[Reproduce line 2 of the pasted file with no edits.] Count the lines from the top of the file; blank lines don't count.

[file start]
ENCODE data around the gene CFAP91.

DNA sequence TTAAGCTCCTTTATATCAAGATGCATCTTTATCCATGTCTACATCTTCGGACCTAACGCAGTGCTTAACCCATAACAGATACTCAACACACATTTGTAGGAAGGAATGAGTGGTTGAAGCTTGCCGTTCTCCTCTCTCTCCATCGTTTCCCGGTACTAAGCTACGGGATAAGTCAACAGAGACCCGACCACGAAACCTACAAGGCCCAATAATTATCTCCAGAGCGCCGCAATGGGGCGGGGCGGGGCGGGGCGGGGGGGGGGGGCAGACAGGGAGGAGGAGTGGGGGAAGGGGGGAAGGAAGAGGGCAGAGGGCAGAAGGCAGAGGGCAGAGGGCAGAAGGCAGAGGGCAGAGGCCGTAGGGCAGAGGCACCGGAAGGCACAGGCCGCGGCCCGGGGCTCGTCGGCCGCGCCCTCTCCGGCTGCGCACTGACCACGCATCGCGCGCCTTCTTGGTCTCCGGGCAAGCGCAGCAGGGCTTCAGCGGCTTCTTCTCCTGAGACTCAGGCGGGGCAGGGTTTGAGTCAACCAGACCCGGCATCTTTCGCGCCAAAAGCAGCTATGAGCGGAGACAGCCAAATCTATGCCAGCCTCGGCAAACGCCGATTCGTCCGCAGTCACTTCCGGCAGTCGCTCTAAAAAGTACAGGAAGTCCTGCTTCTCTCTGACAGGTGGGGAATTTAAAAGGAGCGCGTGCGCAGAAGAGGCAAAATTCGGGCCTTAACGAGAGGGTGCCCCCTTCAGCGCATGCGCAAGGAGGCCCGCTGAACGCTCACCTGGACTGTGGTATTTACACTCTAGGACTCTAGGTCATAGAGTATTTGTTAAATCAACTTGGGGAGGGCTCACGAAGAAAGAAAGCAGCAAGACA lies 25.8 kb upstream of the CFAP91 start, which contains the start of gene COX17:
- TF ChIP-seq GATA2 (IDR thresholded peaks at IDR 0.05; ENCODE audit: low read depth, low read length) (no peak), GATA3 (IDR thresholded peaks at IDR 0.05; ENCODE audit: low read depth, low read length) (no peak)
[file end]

DNA sequence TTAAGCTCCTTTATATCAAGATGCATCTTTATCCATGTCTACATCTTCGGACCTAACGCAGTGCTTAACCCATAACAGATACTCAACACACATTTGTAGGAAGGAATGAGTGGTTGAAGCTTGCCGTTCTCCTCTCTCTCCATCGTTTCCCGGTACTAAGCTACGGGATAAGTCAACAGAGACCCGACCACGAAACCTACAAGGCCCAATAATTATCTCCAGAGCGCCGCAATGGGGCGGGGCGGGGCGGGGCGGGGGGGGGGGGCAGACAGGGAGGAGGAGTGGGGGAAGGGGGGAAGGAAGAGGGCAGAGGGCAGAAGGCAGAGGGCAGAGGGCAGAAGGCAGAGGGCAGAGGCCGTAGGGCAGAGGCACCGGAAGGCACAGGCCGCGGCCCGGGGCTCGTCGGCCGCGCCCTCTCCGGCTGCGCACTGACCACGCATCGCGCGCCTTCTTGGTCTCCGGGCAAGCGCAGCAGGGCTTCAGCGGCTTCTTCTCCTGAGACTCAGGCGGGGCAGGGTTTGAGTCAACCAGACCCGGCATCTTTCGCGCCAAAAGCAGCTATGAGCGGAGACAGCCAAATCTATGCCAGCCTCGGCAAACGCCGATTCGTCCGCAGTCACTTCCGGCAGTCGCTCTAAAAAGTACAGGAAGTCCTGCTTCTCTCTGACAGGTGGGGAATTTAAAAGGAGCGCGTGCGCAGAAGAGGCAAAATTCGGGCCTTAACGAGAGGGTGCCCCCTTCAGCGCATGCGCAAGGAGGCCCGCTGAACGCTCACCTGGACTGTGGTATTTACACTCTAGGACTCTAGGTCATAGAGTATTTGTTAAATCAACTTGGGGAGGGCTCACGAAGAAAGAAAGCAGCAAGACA lies 25.8 kb upstream of the CFAP91 start, which contains the start of gene COX17: